This function is similar to the WaitForSingleObject function except that it waits for one or more threads to complete rather than only one thread. Again the thread calling this function will block till the function returns. So as I said before, it is not a good idea to call it from a user interface thread.

The sample application creates multiple threads with 3 different time-out values. The first thread is created with a time-out value specified in WMO_MINSLEEPTIME, the last thread is created with a time-out value specified in WMO_MAXSLEEPTIME and all the other threads are created with a time-out value specified in WMO_MIDSLEEPTIME.

WaitForMultipleObjects returns either when the time-out expires or (depending on the value of WMO_WAITFORALL) when one or all of the objects enter the signaled state. If the value of WMO_WAITFORALL is TRUE then all of the objects have to enter the signaled state for the function to return and if it is FALSE, the first object entering the signaled state causes the function to return.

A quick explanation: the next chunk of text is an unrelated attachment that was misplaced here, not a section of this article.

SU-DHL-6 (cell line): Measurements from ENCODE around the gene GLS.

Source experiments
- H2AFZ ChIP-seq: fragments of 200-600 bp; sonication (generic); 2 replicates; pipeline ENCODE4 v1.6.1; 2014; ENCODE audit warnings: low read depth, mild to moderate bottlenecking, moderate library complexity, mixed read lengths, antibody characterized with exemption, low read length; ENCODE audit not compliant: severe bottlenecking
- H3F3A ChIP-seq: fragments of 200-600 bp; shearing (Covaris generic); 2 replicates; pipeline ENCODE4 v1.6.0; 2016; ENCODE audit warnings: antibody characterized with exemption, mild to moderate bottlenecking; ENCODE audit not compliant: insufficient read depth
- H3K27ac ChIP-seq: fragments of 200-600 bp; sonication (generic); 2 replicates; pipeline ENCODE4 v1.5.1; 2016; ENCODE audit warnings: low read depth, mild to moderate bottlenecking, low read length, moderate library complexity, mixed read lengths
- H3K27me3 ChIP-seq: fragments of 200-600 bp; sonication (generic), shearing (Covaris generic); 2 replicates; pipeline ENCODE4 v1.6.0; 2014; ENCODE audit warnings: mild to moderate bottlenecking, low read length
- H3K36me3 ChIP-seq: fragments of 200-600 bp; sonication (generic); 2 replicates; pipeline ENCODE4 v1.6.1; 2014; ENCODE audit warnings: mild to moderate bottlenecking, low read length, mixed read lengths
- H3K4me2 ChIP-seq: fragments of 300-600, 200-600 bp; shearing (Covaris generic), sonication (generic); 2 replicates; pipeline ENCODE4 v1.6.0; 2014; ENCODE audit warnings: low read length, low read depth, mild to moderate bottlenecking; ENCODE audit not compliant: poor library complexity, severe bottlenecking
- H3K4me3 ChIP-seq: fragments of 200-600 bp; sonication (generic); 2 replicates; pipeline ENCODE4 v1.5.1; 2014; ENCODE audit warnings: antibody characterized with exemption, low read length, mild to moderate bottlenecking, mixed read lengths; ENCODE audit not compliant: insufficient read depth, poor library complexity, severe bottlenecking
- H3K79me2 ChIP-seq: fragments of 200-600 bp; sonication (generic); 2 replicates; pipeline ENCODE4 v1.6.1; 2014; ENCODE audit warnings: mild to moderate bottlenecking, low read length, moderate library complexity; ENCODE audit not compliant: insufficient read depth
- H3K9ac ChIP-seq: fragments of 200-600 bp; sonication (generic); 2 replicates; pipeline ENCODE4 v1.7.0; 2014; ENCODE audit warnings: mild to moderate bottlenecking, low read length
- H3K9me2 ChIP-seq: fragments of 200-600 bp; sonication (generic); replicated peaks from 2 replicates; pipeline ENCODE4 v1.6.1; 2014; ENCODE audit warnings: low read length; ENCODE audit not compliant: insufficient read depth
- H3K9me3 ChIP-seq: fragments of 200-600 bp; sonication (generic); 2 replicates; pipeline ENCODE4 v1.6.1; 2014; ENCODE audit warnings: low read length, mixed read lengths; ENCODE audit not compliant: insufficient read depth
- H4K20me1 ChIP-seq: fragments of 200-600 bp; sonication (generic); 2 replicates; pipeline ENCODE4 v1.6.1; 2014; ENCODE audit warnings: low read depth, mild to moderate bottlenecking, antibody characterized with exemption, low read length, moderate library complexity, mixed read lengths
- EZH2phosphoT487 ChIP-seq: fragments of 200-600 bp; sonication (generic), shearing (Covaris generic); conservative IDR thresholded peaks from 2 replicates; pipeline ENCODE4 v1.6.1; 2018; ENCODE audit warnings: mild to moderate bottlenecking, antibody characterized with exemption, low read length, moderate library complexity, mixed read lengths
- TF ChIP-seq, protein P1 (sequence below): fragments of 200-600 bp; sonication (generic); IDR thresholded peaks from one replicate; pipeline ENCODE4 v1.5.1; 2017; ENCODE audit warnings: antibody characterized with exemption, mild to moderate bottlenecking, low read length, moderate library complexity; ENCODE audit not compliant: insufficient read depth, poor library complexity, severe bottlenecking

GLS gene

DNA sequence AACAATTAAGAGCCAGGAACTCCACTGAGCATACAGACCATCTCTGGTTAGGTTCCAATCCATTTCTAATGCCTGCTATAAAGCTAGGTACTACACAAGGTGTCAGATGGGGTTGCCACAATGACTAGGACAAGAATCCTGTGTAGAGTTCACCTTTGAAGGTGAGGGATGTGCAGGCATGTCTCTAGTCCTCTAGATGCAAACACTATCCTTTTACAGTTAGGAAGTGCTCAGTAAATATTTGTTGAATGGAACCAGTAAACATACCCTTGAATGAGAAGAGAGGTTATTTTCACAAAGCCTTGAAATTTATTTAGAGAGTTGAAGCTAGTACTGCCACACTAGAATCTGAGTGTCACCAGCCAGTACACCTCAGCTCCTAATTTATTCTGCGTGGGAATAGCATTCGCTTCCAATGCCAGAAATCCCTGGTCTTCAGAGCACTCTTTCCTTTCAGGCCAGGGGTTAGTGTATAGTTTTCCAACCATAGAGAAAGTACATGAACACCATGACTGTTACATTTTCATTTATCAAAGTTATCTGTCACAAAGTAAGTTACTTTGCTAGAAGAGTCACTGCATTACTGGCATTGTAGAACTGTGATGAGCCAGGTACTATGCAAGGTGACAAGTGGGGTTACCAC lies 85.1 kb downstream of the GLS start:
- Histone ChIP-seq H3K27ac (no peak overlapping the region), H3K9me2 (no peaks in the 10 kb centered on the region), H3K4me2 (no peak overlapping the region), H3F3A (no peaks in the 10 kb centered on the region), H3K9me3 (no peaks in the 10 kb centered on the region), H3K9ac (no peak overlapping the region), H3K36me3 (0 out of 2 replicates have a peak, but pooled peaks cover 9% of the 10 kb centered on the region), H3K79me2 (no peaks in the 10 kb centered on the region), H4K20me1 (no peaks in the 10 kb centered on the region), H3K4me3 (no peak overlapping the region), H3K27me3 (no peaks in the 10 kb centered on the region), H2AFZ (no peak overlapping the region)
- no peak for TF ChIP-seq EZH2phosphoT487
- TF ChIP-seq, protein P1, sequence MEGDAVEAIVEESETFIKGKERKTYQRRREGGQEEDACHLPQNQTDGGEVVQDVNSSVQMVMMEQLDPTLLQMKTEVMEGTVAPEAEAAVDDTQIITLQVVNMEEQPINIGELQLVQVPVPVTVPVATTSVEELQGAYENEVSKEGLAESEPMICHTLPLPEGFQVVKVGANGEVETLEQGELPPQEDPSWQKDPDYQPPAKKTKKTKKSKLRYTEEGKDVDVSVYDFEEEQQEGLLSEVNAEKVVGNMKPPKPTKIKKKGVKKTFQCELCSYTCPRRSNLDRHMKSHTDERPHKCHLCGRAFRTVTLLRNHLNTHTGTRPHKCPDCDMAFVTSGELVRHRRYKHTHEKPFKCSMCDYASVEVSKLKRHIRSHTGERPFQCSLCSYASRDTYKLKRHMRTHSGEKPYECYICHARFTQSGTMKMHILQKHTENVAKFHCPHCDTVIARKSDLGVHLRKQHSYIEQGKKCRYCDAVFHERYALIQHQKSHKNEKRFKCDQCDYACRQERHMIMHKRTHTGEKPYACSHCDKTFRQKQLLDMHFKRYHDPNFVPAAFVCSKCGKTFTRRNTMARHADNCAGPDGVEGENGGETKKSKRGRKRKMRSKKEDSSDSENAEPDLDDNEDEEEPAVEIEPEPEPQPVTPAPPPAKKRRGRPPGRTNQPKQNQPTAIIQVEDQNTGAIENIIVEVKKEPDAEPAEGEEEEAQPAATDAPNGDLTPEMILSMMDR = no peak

MsgWaitForMultipleObjects

This function is similar to the WaitForMultipleObjects function except that it takes an addition parameter that specifies an event type. The event type could be a mouse event or a keyboard event or a timer event etc. The various event types are documented in MSDN as beginning with QS_. This event type is another criterion for the wait function to return.

For example, if QS_HOTKEY is specified as the event type, the wait function checks to see if a WM_HOTKEY message has been posted to the message queue of the calling thread.

The sample application creates multiple threads with 3 different time-out values similar to the case of WaitForMultipleObjects. If the value of MWMO_WAITFORALL is TRUE, then the function waits either till the time-out value specified in MWMO_TIMEOUT expires OR till all of the objects enter the signaled state AND the specified event occurs. If the value of MWMO_WAITFORALL is FALSE, then the function waits either till the time-out value specified in MWMO_TIMEOUT expires OR till any of the objects enter the signaled state OR the specified event occurs. The event types are mentioned in MWMO_EVENTS and many event types can be combined into this using the pipe (‘|’) operator.